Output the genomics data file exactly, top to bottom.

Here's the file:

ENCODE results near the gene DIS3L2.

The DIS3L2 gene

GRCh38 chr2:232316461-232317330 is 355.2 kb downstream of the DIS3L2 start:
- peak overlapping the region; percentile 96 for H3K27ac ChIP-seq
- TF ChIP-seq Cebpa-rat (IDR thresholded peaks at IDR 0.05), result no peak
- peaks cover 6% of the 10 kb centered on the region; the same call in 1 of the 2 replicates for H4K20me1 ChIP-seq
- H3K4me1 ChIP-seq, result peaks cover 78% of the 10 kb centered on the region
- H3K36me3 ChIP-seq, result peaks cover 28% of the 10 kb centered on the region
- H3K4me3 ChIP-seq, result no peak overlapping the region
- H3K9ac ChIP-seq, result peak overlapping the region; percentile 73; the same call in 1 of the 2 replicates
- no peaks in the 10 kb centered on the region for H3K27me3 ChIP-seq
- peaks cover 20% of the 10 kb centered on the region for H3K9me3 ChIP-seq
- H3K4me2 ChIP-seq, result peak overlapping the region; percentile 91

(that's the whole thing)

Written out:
ENCODE results near the gene DIS3L2.

The DIS3L2 gene

GRCh38 chr2:232316461-232317330 is 355.2 kb downstream of the DIS3L2 start:
- peak overlapping the region; percentile 96 for H3K27ac ChIP-seq
- TF ChIP-seq Cebpa-rat (IDR thresholded peaks at IDR 0.05), result no peak
- peaks cover 6% of the 10 kb centered on the region; the same call in 1 of the 2 replicates for H4K20me1 ChIP-seq
- H3K4me1 ChIP-seq, result peaks cover 78% of the 10 kb centered on the region
- H3K36me3 ChIP-seq, result peaks cover 28% of the 10 kb centered on the region
- H3K4me3 ChIP-seq, result no peak overlapping the region
- H3K9ac ChIP-seq, result peak overlapping the region; percentile 73; the same call in 1 of the 2 replicates
- no peaks in the 10 kb centered on the region for H3K27me3 ChIP-seq
- peaks cover 20% of the 10 kb centered on the region for H3K9me3 ChIP-seq
- H3K4me2 ChIP-seq, result peak overlapping the region; percentile 91